Drowning in Dirty Water, Permian Needs $22B to Stay Afloat
(Bloomberg) -- In the dry, dusty plains of West Texas, home to America’s most prolific oil play, the problem isn’t too little water, it’s too much of it.
Just ask Will Hickey, the 31-year-old chief executive officer of Colgate Energy.
Standing on a 26-foot high rig platform in Texas’s Reeves County, Hickey watches as contractors maneuver drilling pipe almost 10,000 feet underground in search of oil. Just a half-mile away, another rig is equally hard at work. But this one, operated by WaterBridge Resources LLC, isn’t seeking oil. It’s making a hole to dispose of the vast amount of water generated from local wells.
‘‘If we don’t have a water solution we can’t produce the well, it’s as simple as that,’’ Hickey said in an interview. “It used to be that each operator handled water themselves. But the sheer volume of what’s now being produced has created an opportunity for specialized water companies to step in.”
With fracking, explorers blast water, sand and chemicals down wells to crack open the oil-bearing shale below. As oil is pumped up, so is the water, combined with salt-laden water from underground reservoirs to create a toxic mix that would devastate farmland if released on the surface. With as many as four barrels of water produced for every barrel of oil, it’s a disposal nightmare that could add as much as $6 a barrel to company break-evens by 2025, according to a recent Wood Mackenzie study.
Overall, the region will pull up enough water this year alone to cover all of Rhode Island nearly a foot deep. Wall Street is well aware of the threats posed by the Permian Basin’s pipeline and labor shortages, key side effects from the region’s rapid buildup. But investors “aren’t as well apprised of some of the other risks and challenges that could be just as material, if not more so,” said Gabriel Collins, a fellow in energy and the environment at Rice University.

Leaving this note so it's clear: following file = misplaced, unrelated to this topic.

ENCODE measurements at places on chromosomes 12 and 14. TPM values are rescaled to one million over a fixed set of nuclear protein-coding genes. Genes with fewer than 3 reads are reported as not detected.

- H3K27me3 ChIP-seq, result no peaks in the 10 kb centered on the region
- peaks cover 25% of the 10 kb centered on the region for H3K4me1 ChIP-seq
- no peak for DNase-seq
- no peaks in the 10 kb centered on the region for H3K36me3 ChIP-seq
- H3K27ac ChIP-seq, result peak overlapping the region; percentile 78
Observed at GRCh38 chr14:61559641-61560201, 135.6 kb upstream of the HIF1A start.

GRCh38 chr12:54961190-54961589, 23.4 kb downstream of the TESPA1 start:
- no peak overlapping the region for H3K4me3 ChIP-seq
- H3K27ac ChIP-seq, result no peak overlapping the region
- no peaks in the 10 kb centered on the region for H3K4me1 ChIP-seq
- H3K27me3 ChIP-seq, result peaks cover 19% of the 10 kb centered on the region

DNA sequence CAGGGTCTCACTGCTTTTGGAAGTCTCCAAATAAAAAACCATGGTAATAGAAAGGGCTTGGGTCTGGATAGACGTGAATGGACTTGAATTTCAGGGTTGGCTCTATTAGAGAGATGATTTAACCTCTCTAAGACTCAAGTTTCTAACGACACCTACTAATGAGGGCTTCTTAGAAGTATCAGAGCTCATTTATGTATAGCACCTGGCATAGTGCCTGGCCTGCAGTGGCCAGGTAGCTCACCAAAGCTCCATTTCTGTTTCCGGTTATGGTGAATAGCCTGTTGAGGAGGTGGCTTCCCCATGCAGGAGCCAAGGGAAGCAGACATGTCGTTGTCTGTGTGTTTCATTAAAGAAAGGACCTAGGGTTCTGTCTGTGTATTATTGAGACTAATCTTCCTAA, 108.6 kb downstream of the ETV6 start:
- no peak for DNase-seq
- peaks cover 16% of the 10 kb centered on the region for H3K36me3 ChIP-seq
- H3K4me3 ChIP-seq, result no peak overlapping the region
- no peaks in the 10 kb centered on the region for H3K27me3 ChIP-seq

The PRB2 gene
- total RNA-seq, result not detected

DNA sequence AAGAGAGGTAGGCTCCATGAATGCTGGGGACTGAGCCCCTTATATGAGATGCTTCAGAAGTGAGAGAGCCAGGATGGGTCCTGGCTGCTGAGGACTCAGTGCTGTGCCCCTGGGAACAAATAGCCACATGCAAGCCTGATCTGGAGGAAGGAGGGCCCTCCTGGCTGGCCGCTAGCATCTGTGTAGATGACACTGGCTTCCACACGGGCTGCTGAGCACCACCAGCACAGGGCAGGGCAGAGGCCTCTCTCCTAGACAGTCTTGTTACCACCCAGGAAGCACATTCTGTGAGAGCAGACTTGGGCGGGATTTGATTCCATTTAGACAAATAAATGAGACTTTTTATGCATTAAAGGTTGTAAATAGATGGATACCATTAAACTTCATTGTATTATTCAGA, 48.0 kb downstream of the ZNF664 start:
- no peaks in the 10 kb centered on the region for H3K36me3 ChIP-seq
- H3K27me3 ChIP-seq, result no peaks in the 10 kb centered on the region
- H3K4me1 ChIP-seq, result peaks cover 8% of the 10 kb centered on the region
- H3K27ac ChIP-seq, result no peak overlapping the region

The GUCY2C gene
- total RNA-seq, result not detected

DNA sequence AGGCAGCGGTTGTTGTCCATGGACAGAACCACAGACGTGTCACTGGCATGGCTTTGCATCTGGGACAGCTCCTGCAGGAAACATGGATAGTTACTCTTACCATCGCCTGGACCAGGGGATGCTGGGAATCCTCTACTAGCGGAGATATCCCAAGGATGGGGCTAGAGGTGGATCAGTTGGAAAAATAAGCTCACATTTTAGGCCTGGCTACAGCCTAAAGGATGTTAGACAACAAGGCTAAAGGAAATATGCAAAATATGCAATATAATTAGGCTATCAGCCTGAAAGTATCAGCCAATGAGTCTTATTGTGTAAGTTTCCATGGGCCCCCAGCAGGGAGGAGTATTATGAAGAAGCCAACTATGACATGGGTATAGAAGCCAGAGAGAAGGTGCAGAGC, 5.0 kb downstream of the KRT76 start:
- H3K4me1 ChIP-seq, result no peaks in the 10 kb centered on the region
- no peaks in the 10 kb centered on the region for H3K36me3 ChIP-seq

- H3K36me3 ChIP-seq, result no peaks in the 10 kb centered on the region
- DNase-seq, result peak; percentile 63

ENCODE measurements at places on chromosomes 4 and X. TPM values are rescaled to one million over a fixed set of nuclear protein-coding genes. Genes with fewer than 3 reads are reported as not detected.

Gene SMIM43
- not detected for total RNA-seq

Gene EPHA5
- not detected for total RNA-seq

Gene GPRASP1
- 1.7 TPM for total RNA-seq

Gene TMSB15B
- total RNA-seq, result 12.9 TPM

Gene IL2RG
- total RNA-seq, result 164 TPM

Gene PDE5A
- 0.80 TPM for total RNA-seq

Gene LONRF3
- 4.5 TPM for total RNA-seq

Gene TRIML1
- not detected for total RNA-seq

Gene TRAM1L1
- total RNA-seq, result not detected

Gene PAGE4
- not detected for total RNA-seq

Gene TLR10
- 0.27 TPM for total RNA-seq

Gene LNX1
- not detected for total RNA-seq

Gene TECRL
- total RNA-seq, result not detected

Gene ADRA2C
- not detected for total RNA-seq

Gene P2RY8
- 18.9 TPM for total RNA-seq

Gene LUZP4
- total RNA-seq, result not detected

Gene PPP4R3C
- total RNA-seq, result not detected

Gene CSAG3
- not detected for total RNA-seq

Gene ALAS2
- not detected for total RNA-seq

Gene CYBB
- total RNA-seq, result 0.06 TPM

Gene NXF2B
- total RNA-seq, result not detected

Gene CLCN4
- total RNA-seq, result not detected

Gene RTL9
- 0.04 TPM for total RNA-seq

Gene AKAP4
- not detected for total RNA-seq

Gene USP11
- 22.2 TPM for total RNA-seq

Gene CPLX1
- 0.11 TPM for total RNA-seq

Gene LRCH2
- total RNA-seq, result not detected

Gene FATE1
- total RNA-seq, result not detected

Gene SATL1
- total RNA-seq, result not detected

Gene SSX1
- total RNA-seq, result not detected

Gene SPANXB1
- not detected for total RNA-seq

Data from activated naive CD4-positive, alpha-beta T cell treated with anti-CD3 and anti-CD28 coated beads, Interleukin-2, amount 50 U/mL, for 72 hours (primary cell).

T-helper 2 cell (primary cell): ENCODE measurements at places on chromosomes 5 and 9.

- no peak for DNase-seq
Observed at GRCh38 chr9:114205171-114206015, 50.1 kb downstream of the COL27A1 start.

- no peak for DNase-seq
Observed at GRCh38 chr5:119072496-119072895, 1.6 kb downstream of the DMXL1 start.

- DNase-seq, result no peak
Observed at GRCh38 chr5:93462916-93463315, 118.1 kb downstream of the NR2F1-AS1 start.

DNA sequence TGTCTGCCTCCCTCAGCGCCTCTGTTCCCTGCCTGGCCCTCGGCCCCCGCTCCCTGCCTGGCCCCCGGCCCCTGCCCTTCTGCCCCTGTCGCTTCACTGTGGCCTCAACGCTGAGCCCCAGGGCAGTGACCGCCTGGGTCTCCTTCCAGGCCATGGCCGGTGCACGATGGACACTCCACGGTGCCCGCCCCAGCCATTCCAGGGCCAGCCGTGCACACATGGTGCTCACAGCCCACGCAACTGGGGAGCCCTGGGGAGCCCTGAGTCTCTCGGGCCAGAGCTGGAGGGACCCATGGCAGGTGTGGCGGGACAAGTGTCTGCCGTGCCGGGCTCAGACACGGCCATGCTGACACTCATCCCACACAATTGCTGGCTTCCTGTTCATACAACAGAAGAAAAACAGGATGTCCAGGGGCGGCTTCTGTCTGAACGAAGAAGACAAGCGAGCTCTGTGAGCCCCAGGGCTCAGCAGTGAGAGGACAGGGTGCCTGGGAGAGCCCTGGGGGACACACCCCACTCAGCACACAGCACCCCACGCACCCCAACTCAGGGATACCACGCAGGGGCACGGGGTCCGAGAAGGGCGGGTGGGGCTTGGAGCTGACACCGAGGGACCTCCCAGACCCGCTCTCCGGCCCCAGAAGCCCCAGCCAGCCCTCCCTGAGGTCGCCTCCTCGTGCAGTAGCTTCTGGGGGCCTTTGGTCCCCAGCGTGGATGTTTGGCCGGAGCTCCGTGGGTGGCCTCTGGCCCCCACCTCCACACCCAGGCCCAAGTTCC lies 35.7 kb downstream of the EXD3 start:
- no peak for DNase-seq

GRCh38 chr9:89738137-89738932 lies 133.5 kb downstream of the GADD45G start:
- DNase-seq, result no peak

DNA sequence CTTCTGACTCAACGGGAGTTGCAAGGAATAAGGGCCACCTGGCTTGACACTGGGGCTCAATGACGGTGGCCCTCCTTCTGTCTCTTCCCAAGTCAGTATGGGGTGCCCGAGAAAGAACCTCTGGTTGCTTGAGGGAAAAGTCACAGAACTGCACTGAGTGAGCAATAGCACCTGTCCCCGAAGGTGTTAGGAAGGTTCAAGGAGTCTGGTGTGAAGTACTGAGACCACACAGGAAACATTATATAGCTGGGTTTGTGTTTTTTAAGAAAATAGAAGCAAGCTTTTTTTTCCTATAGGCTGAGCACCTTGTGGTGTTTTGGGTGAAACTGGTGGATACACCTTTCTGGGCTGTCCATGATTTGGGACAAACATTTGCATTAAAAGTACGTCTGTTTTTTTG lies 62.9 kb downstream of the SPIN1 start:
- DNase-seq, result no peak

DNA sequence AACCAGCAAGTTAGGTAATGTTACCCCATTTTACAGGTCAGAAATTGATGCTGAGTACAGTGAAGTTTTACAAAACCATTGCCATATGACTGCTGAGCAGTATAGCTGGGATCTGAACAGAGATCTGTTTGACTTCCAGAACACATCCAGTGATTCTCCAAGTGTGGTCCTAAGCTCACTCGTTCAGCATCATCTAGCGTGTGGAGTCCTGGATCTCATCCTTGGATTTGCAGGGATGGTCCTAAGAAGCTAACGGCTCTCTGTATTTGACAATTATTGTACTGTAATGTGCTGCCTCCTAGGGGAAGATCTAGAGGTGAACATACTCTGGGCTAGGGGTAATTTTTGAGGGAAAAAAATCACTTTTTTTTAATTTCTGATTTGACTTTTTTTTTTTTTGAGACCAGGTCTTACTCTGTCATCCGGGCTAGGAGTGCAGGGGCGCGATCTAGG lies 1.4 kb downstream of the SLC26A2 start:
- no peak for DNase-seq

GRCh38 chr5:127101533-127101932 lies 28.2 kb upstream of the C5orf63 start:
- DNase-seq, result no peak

“I’d put water right at the top of that list," he said
How material? Spending on water management in the Permian Basin is likely to nearly double to more than $22 billion in just five years, according to industry consultant IHS Markit. The reason is twofold. The rig count is rising, and many of the "workhorse" disposal formations used for decades are starting to fill up, said Laura Capper, an industry consultant. That means explorers have to move water further to find a home for it.
It’s a problem "that’s just going to get bigger and bigger," said Wood Mackenzie analyst Ryan Duman, "Operators are victims of their own success."
Drillers generally flush excess water back into the ground, often after trucking it to areas such as the San Andres, a region of the basin largely drilled-out early on in the shale boom. But now, with the boom hitting historic levels, that system is running into headwinds.
In the San Andres, wells sunk to gather oil deeper within the play are collapsing as a result of the increased pressure from water injections, causing dozens to be closed and the loss of miles of pipe, according to Andrew Hunter, a drilling engineer at Blackstone Energy Partners-backed Guidon Energy.
It’s a situation that’s "getting worse," Hunter said at a recent conference on water held in Houston. "I think people are afraid to talk about this problem. We’re trying to get the word out to let everyone know how serious this is."
At the same time, earthquakes in parts of West Texas and New Mexico that include the Permian have more than tripled to 62 with at least a 2.5 magnitude in the past year, from just six two years earlier, according to the U.S. Geological Survey. That’s data environmentalists are quick to blame on the injections, pointing to studies on similar activity in Oklahoma.
In some cases, companies are pushing to solve the problem on their own, setting up new units that deal just with water. In other cases, drillers are turning elsewhere for help, creating an emerging industry that coordinates a wide range of services, from trucking to pipelines to disposal and recycling.
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